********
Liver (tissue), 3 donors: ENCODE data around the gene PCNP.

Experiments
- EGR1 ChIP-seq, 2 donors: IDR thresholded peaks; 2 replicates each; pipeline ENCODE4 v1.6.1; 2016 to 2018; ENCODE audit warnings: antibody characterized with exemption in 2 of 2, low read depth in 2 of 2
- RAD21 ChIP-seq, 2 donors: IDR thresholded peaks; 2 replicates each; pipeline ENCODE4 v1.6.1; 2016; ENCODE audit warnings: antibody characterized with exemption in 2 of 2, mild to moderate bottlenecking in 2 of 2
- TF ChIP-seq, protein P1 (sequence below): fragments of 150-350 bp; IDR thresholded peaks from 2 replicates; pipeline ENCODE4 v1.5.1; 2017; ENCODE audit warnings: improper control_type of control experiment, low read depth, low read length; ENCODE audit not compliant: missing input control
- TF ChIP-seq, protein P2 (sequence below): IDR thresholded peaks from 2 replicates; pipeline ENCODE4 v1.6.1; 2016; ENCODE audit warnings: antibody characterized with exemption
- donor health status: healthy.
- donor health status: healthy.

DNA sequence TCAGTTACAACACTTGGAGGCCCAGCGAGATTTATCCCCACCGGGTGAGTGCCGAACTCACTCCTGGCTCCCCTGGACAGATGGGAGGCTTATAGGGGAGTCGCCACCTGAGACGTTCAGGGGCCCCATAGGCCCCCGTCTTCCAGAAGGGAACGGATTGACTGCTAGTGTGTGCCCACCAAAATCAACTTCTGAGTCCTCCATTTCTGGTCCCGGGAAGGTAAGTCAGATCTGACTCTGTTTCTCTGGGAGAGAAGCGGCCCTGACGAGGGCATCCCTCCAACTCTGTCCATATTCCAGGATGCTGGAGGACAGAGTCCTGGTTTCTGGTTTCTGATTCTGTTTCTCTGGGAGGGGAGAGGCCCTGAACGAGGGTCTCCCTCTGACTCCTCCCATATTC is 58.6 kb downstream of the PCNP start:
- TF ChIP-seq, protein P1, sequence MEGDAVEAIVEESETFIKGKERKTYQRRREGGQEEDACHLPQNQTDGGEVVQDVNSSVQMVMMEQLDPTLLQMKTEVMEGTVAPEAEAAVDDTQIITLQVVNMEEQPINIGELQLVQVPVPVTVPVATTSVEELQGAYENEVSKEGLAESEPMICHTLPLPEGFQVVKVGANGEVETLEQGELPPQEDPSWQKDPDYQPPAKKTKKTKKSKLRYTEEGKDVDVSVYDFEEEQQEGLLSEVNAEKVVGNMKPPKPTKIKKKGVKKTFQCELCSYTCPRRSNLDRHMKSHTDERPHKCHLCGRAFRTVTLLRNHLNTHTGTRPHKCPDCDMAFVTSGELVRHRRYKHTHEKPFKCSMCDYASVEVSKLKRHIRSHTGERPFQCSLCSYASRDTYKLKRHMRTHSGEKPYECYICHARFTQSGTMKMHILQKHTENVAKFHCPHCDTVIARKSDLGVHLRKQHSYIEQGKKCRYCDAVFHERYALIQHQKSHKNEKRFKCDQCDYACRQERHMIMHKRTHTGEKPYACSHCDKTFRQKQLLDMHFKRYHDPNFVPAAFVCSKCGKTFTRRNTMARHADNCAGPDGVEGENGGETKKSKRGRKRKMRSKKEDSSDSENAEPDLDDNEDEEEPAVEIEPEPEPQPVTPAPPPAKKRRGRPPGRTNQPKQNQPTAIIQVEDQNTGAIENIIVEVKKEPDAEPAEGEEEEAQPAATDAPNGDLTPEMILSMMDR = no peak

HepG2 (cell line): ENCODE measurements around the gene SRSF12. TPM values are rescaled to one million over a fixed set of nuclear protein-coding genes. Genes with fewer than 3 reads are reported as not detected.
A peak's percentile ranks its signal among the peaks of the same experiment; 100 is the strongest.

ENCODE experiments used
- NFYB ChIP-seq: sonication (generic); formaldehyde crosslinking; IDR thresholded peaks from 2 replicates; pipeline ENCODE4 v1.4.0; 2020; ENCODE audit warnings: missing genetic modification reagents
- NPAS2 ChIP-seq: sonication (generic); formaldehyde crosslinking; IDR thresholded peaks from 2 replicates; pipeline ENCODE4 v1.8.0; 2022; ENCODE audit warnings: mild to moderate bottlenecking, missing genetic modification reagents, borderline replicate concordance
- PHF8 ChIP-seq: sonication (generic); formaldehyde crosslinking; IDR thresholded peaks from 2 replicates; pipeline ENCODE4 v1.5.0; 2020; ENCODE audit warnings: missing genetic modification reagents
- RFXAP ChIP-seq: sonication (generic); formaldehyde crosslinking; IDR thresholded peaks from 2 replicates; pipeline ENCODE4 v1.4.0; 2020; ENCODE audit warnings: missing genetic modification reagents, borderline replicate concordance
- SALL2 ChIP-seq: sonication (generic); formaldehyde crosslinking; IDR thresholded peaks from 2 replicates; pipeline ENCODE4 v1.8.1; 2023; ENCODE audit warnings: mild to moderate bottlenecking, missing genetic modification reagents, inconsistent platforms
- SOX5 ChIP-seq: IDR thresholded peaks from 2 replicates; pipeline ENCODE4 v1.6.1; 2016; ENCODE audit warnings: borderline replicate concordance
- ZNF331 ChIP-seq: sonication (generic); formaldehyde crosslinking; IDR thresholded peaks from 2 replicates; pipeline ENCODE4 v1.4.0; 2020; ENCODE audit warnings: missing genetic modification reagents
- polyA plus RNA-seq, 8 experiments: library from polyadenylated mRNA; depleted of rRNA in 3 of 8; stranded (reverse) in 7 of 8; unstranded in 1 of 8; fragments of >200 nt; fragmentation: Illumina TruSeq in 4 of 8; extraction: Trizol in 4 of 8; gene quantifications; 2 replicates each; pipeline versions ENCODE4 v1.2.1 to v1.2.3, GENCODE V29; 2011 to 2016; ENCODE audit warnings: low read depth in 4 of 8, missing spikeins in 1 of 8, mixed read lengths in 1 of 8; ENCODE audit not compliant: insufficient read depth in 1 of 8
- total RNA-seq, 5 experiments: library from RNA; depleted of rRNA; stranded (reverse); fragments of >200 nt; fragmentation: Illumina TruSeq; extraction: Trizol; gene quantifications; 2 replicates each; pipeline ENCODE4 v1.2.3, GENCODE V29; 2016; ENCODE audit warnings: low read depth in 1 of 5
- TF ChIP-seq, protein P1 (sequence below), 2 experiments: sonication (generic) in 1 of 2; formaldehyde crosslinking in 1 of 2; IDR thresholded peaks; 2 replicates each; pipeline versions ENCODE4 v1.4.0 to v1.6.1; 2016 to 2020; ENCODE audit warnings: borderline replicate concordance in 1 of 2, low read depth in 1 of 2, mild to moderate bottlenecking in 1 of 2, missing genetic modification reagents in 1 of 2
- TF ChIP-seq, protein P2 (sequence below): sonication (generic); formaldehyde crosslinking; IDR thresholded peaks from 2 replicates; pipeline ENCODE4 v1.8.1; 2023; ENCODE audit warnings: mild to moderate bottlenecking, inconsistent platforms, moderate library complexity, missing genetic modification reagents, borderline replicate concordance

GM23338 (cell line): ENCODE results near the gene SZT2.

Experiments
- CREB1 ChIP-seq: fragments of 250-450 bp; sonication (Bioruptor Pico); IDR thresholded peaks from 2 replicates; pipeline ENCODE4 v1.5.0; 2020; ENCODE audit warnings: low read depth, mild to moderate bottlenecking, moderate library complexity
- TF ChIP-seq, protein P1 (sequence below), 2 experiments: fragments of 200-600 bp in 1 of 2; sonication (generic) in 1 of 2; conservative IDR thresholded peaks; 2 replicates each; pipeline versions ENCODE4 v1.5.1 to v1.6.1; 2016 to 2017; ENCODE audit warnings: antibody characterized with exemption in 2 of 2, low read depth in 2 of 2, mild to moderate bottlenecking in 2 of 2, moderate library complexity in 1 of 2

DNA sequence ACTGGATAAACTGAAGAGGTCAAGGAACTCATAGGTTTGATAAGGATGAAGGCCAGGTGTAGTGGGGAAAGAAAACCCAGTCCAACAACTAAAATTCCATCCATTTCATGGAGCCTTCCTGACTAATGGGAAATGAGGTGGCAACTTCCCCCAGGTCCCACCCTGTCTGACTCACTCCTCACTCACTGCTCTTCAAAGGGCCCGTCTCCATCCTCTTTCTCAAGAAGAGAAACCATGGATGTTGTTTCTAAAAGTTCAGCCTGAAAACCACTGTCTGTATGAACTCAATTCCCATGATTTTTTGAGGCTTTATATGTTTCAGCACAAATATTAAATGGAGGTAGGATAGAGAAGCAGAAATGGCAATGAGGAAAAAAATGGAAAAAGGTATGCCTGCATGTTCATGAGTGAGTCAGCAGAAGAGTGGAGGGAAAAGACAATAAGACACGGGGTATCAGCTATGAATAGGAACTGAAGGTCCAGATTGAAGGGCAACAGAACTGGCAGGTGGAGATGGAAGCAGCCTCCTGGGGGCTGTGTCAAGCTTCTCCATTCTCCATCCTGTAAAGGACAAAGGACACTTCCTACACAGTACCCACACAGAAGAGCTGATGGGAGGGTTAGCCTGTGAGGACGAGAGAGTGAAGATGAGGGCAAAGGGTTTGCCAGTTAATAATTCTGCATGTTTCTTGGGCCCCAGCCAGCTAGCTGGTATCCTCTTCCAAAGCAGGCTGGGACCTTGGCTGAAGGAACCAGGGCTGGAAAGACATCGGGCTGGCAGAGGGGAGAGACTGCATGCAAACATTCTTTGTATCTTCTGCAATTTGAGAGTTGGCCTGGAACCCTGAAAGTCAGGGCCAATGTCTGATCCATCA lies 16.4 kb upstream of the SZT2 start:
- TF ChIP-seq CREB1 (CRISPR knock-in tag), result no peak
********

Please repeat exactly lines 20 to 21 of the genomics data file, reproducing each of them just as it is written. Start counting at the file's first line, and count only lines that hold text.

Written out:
- ZNF331 ChIP-seq: sonication (generic); formaldehyde crosslinking; IDR thresholded peaks from 2 replicates; pipeline ENCODE4 v1.4.0; 2020; ENCODE audit warnings: missing genetic modification reagents
- polyA plus RNA-seq, 8 experiments: library from polyadenylated mRNA; depleted of rRNA in 3 of 8; stranded (reverse) in 7 of 8; unstranded in 1 of 8; fragments of >200 nt; fragmentation: Illumina TruSeq in 4 of 8; extraction: Trizol in 4 of 8; gene quantifications; 2 replicates each; pipeline versions ENCODE4 v1.2.1 to v1.2.3, GENCODE V29; 2011 to 2016; ENCODE audit warnings: low read depth in 4 of 8, missing spikeins in 1 of 8, mixed read lengths in 1 of 8; ENCODE audit not compliant: insufficient read depth in 1 of 8